4. If you praise God sincerely in this world, it will be a sign that you are really to be one of those that shall praise him in heaven. If any man be found sincerely glorifying God, he will in due time be brought to them, as one who is fit to be of their company. Heaven is the appointed place of all sincere praisers of God; they are all to be gathered together there. And no man can sincerely praise God, unless he be one of those who are redeemed from among men, one that God has separated from the rest of the world, and set apart for himself.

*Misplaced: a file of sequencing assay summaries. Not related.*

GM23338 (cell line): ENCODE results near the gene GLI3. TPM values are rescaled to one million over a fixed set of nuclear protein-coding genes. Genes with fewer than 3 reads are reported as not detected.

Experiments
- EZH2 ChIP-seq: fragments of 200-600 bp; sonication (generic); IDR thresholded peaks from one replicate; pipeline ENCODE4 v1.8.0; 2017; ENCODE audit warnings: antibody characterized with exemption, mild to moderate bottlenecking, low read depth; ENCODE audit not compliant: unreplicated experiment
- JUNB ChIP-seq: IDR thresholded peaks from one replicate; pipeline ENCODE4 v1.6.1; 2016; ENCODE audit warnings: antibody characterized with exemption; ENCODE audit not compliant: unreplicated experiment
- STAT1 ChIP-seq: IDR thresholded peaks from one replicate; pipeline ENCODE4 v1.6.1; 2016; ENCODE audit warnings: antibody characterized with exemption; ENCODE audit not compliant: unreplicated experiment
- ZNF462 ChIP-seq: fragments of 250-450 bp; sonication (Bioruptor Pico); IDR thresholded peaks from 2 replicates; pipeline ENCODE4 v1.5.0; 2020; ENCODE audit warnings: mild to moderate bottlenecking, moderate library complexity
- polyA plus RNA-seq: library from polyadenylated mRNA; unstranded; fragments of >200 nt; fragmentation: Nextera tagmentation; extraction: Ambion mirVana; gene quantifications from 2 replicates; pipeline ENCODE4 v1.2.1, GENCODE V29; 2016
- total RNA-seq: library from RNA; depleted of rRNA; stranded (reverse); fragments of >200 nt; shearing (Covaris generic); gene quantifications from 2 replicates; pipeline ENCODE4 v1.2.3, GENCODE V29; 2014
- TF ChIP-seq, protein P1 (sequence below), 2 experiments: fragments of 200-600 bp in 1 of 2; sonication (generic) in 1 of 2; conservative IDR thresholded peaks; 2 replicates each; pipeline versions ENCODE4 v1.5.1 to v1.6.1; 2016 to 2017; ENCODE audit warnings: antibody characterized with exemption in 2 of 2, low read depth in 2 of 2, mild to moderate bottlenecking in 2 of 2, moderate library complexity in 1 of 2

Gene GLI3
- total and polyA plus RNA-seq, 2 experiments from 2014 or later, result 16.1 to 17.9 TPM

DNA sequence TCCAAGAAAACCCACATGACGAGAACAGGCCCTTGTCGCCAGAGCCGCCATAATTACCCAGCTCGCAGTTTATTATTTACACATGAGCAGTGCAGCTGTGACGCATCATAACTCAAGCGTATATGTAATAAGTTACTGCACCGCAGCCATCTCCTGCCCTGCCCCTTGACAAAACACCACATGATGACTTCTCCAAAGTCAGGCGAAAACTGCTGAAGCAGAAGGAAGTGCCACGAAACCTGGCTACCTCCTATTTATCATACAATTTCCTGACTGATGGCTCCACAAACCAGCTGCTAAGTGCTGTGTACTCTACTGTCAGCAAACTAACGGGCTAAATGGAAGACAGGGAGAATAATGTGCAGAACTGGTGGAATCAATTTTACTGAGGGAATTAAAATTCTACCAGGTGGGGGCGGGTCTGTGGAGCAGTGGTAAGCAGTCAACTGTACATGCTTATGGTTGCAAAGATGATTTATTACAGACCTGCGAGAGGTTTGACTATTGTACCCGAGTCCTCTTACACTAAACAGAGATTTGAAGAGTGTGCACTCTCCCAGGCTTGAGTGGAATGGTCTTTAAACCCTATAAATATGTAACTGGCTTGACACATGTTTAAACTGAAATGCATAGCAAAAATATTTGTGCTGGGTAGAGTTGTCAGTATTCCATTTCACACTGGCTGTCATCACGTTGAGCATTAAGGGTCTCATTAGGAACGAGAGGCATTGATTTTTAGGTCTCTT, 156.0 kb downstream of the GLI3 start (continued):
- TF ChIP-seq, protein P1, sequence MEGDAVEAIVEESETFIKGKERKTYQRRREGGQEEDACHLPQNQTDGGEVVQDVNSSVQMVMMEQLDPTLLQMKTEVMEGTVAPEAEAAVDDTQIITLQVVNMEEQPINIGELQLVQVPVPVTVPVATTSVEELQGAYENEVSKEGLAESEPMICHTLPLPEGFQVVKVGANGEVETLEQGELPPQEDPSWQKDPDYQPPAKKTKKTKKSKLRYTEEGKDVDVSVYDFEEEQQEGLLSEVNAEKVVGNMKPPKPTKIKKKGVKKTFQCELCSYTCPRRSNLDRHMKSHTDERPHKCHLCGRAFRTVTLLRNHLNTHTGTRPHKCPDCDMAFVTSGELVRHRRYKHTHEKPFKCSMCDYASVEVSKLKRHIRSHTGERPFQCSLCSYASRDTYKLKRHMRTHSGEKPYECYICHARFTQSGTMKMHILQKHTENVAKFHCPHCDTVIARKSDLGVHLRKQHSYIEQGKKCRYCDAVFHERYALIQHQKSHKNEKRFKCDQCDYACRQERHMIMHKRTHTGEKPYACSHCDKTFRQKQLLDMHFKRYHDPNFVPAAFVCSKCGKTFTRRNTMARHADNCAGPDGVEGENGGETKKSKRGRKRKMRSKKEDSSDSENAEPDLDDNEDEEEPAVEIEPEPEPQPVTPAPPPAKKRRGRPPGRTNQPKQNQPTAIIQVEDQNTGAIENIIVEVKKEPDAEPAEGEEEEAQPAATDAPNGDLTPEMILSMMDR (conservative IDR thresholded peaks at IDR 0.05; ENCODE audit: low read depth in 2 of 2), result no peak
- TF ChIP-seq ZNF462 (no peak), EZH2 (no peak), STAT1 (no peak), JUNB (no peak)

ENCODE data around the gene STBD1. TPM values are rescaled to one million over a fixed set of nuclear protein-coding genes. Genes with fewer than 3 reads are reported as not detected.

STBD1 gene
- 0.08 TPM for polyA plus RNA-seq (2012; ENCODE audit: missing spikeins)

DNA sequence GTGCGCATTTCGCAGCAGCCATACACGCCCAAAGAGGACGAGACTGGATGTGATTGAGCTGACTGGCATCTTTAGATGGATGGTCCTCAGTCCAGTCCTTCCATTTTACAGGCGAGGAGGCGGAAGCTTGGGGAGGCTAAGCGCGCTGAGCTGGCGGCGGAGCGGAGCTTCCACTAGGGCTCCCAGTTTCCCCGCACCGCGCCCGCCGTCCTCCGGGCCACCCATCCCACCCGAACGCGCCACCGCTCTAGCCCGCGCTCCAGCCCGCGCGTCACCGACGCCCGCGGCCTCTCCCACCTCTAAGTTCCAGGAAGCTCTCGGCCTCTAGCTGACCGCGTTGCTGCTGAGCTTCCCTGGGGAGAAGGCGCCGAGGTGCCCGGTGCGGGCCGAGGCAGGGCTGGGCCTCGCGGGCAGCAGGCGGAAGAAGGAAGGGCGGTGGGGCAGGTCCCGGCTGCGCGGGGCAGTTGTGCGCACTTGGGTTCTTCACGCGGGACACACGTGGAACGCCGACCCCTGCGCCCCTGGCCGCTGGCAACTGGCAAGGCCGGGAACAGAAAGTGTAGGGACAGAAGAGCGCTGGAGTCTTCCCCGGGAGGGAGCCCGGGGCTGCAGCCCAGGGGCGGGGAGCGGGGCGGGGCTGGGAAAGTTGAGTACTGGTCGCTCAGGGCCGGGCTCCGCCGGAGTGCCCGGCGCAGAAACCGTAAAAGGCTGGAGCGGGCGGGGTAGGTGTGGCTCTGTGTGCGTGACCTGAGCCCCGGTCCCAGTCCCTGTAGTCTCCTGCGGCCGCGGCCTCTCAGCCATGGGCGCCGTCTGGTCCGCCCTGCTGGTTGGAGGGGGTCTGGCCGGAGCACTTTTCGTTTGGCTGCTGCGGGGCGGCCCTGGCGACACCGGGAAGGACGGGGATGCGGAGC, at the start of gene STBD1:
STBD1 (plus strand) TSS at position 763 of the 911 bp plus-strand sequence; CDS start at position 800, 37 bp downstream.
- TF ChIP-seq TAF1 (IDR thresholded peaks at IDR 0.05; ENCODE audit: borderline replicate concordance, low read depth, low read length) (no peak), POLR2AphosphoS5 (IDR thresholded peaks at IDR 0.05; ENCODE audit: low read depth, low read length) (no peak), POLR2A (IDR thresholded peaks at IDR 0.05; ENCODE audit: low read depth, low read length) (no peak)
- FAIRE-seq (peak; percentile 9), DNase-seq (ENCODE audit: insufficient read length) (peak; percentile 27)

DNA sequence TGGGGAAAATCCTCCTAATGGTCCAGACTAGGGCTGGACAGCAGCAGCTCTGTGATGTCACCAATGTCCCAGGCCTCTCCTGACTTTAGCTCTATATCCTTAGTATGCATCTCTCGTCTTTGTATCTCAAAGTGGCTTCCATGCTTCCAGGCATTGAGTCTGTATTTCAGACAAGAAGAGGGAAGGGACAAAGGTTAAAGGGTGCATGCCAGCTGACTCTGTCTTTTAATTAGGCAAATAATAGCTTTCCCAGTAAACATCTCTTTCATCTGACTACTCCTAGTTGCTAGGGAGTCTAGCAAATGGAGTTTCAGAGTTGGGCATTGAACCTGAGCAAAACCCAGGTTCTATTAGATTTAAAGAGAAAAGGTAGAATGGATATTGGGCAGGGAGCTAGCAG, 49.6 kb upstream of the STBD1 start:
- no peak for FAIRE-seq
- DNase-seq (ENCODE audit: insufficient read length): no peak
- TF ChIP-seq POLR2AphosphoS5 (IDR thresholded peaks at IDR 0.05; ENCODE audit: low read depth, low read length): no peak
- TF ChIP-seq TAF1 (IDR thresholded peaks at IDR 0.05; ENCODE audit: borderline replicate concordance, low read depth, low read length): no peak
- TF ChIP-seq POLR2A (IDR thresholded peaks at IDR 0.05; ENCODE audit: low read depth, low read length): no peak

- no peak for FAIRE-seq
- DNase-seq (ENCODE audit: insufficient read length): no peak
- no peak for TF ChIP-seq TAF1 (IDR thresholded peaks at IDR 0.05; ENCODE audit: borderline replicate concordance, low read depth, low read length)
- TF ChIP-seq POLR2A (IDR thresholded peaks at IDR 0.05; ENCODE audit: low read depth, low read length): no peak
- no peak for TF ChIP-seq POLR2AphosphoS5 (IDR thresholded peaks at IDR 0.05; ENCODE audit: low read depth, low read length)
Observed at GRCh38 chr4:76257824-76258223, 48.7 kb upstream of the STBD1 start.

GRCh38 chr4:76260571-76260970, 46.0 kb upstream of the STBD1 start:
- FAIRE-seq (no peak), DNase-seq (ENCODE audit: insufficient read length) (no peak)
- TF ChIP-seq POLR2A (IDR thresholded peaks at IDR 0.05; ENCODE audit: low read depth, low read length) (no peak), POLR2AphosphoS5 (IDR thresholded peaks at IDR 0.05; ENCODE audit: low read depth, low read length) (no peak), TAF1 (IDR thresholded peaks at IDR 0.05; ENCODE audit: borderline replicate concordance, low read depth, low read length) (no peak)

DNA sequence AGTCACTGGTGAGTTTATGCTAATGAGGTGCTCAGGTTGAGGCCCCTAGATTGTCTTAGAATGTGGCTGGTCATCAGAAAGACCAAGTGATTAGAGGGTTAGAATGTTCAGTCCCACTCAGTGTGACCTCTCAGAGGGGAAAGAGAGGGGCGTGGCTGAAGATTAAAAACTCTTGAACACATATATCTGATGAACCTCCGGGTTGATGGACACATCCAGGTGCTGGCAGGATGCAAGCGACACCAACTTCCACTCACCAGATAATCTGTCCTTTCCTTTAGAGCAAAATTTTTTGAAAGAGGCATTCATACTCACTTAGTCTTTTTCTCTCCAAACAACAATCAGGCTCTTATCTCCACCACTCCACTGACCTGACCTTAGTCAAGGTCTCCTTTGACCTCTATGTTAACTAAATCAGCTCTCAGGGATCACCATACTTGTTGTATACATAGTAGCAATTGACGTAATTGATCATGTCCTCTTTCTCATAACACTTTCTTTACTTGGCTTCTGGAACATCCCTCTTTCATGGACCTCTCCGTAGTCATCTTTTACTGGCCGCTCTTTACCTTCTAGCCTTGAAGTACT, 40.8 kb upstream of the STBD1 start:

5. If we begin now to exercise ourselves in the work of heaven, it will be the way to have foretastes of the enjoyments of heaven. The business and the happiness go together. This will be the way to have your heart filled with spiritual joy and comfort. If you heartily praise God, you shall rejoice in him, and he will show you more of himself, of his glory and love, that you may still have greater cause of praise.